The emphasis on partnerships was not limited to government agencies as participants stressed the importance of engaging the private sector.  For example, there may be opportunities to work with Uber and Lyft to expand mobility options across the state.

North Central Kansans had strong concerns about the availability of water in the future.  They noted if Kansans are unable to live in certain areas due to water shortages, it directly impacts both infrastructure needs and the population necessary to support it.

There were also concerns about the need for affordable housing.  Participants suggested there might be a role for KDOT and the State of Kansas to foster public private partnerships to spur more housing development.

Transportation investments are about the future. North Central Kansans want a future that has more mobility options, expands access to healthcare and generates economic growth across the state – and they’re ready to get to work building it– today.

Overheard at the meeting:
“Technology + training + infrastructure + marketing = a state where people want to live and thrive.”

Monday, August 19, 2019

Local Consult meetings begin

We need your voice! Plan to attend a series of Local Consult meetings hosted by the Kansas Department of Transportation. KDOT will provide Kansas an opportunity to help set the vision for transportation for the Sunflower State.  

The discussion begins this afternoon in Salina followed by meetings in Hutchinson, Independence, Overland Park, Topeka, Wichita, Dodge City and Hays.

“This is a transformational time in transportation,” said Secretary of Transportation Julie Lorenz. “We need your help to chart our success into the future.”

At each meeting attendees will review facts and trends and explore alternative future possibilities through scenario planning. There will also be time to present information about transportation projects that were not discussed during last fall’s Joint Legislative Transportation Vision Task Force meetings.

Check back here each day for updates and summaries of the Local Consult meeting discussions in each region. Look for a recap on the northcentral Kansas Local Consult Meetings in Tuesday’s blog. 

For more information check out our webpage:

Thursday, August 15, 2019

Kansas approved for first Beyond Visual Line of Sight drone flight in the nation

KDOT received the first-ever FAA authorized operation to fly without a requirement of visual observers or ground-based radar. 

The Kansas Department of Transportation (KDOT) received permission to conduct the first ever Beyond Visual Line of Sight (BVLOS) drone operation in the nation leveraging only onboard detect-and-avoid systems. This is the first-ever FAA authorized operation to fly without a requirement for visual observers or ground-based radar and is the result of the 31-member Kansas Unmanned Aircraft Systems (UAS) Integration Pilot Program (IPP) team efforts to advance drone technologies.

In a collaborative effort between Kansas State University Polytechnic Campus (K-State Polytechnic), Westar Energy, Iris Automation and KDOT, the Kansas IPP team will fly a nine-mile track to evaluate technologies to inspect power lines in rural Kansas. This approval is the first of its kind for long line linear infrastructure and is the first step to enable routine commercial infrastructure inspection across the state.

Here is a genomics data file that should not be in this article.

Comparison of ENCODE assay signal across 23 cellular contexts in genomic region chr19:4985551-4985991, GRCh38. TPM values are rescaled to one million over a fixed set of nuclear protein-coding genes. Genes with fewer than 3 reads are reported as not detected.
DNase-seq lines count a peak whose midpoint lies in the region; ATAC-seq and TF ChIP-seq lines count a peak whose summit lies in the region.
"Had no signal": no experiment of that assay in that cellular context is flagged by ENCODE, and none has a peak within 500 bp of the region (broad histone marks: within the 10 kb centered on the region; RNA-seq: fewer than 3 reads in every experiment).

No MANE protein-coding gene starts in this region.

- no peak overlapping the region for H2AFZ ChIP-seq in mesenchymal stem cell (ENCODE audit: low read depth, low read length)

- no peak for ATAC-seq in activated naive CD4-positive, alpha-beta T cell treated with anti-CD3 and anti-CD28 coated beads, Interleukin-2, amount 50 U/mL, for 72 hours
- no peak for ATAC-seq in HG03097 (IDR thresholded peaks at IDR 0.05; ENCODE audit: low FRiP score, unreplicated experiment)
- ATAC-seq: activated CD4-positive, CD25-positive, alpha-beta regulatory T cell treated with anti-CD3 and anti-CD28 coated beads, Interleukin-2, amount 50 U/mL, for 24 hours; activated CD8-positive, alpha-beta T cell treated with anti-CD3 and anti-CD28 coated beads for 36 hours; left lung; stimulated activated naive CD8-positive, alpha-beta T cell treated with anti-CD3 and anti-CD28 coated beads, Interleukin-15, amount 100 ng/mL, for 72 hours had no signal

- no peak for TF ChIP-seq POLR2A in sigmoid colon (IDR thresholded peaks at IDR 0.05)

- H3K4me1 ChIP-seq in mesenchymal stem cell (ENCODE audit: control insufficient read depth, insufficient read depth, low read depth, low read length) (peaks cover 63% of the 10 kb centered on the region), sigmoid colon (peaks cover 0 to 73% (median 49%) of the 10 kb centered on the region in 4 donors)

“The UAS industry has worked over 10 years to demonstrate the most significant commercial benefit of drone operations within the United States,” said Bob Brock, KDOT Director of Aviation. “We are proud of the joint state, university and industry team effort that made this landmark decision possible.”

“The ability to fly BVLOS missions without ground-based radar or visual observers is a significant advancement, and Westar Energy views this as an opportunity to play a key role in shaping the future of UAS operations within the utility industry,” said Mike Kelly, Westar Energy Senior UAS Coordinator. “Being able to operate under this waiver allows the Kansas IPP team the ability to research and develop truly scalable BVLOS UAS operations for the automated inspection of linear infrastructure.”

The Applied Aviation Research Center on the K-State Polytechnic Campus will be responsible for the training and flight operations with a cross-functional team from the KDOT IPP. Flights will take place over the next few months, providing the FAA with much-needed data on true BVLOS activity.

“We look forward to leveraging this waiver to integrate UAS technology into the transmission line inspection process,” said Kurt Carraway, UAS Executive Director of the K-State Polytechnic Applied Aviation Research Center. “We are certain that utilities will be able to quickly realize a return on investment while mitigating safety to their maintenance personnel and increasing the reliability of their infrastructure to the general public.”

This is the first UAV flight in history to leverage onboard sense-and-avoid systems alone for collision avoidance. It also marks the first required automated avoidance action. Historically, all FAA-issued Part 107 BVLOS waivers have required visual observers or ground-based radar. These mitigations limit the possibility of true BVLOS flights, as they are typically prohibitively expensive and limit operations to pre-defined corridor areas with radar coverage.